The result is a Sauvignon of remarkable textural complexity, deeper, drier, more mouth-filling, the aromas more given to citrus and fennel bulb than parsley and pee. And in place of the sweet fruit is a savory minerality, and so much vibrant acidity that a recent group of visiting German buyers mistook the wine for Riesling, which secretly pleased Masters; with a Marlborough wine, no one would make such an error.
Three hours by car north of Martinborough lies Hawke's Bay, the only region in the country where Bordeaux and Rhône varieties have a fighting chance at ripening in the country. The warmer climate changes the Sauvignon Blanc profile again; here it is much more tropical, its warm tone augmented by additional lees aging. Or at least they have options. At Elephant Hill, for example, just a stone's throw from Cape Kidnappers on the south bend of the bay, viticulturist Jon Peet makes multiple vineyard picks to get different levels of ripeness for his Sauvignon, a palette of flavors to work with, and not a gooseberry in sight. There's some herb, to be sure, but it's off in the distance; what's foregrounded is a pure, mineral bath of flavor, a saline, wet-stone texture that is naturally sapid and hunger-inducing.
In Marlborough too, wineries such as Greywacke, Te Whare Ra, Dog Point and Fromm have chipped away at the mold, producing dramatically distinct Sauvignon Blancs that hint at the regional style before departing from it — even Cloudy Bay makes a rich, oak-inflected Sauvignon called Te Koko that bears little resemblance to the wine that launched the region onto the international stage.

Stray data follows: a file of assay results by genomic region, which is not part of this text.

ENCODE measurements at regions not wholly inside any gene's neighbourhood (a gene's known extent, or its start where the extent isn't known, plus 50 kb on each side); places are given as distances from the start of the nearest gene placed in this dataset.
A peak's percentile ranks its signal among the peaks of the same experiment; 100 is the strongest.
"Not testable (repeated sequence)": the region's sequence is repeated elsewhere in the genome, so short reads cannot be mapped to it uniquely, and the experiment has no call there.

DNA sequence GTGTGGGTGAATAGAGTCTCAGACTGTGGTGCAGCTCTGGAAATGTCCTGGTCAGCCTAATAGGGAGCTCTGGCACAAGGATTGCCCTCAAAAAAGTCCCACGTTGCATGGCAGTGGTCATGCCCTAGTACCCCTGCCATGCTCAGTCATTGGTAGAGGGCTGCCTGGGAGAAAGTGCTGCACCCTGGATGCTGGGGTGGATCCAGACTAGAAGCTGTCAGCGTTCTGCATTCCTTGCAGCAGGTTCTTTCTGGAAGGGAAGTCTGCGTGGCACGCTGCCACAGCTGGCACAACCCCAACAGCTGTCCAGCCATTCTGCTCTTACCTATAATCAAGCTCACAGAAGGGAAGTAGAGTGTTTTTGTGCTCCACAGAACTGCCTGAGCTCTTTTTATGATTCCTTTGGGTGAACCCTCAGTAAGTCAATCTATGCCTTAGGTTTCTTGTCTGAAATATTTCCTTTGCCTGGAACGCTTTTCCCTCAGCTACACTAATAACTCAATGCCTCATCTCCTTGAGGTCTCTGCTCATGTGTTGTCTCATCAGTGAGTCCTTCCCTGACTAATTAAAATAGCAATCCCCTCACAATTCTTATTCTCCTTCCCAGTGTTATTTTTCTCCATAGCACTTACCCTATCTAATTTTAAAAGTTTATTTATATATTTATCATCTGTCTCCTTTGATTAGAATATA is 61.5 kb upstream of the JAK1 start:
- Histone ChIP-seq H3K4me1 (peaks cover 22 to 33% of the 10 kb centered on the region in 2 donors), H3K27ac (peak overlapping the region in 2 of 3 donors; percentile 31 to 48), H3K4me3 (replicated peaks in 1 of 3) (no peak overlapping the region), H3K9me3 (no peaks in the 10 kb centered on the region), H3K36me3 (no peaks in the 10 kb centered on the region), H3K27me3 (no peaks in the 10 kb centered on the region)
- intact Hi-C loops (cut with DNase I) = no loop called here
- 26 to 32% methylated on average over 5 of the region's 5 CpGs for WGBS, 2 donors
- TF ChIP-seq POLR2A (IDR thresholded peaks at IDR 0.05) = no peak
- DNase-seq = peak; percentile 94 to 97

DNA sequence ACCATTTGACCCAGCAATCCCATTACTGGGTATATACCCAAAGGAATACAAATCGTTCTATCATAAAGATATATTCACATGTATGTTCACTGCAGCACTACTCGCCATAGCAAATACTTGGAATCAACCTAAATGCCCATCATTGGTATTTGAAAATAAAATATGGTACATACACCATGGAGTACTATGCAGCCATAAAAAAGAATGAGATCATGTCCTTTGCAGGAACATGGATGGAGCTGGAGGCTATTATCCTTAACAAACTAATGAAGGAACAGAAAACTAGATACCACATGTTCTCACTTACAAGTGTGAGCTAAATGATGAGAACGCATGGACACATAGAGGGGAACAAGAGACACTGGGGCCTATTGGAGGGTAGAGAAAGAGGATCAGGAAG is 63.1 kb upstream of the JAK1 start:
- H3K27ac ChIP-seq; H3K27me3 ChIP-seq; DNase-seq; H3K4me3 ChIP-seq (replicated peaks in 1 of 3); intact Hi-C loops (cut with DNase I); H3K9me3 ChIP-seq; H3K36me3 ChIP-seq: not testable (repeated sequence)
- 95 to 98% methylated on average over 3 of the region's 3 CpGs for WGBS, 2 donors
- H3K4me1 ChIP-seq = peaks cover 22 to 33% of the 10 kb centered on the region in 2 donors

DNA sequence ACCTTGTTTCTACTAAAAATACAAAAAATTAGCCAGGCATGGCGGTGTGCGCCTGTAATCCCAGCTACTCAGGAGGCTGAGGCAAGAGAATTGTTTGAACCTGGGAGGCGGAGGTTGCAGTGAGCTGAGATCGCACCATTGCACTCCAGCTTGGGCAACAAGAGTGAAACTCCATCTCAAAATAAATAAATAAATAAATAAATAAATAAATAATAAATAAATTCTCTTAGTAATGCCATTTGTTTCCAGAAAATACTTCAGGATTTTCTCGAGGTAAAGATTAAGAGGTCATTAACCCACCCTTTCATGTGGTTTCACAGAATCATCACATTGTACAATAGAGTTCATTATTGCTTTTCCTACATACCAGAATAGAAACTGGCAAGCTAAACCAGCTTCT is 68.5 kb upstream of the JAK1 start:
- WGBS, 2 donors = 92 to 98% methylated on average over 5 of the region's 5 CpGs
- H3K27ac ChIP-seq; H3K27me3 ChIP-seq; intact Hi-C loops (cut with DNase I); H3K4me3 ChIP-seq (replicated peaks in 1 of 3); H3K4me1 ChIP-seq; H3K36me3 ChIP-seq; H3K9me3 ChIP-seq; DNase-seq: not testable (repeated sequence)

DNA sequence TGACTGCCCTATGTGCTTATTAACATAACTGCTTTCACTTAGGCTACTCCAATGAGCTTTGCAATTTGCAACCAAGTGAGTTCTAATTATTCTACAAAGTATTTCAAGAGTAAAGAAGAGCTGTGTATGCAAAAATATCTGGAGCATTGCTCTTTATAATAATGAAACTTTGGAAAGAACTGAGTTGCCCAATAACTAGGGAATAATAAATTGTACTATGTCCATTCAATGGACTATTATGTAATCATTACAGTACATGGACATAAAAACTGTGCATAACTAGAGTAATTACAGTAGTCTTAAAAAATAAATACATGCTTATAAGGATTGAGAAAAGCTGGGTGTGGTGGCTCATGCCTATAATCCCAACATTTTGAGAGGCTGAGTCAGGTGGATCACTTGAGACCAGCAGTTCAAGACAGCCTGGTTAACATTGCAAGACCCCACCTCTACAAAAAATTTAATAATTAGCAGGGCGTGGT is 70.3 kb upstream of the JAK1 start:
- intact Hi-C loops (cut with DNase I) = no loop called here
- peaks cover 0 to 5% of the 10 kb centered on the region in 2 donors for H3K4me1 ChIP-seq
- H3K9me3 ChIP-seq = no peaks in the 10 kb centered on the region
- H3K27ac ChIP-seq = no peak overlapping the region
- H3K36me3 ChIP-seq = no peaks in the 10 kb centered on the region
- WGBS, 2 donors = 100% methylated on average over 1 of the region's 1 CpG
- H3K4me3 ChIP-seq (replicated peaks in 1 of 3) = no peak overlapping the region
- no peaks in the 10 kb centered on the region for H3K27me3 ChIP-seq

But none has gone quite so far as Giesen. The brothers produce no less than eight Sauvignon Blanc bottlings, drawing in large part from a diligent exploration of their older vineyards, from the seaside plantings of Wairau to the gently rolling slopes of the Southern Valley.
In 2008 Giesen had one of its largest harvests ever, and with it an opportunity to bottle some of the more distinctive sites in special bottlings. This was so successful that in subsequent years they farmed parts of their older vineyards for smaller yields; the harvested fruit was fermented with indigenous yeasts and aged in large German oak barrels (called Fuder) which lent some roundness, suppleness, and a bit of spice to the texture. The following year they produced a barrel fermented Sauvignon Blanc called the August 1888 named after their grandfather (who was a wine steward, well before it was fashionable).
The quantities of these wines are still minimal, dwarfed by the Giesen's 700,000-case commercial bottling; but they'll help to broaden the stylistic definition of a once narrowly defined category and dispel any lingering notions that the country's Sauvignon Blanc can all be painted with the same broad brush.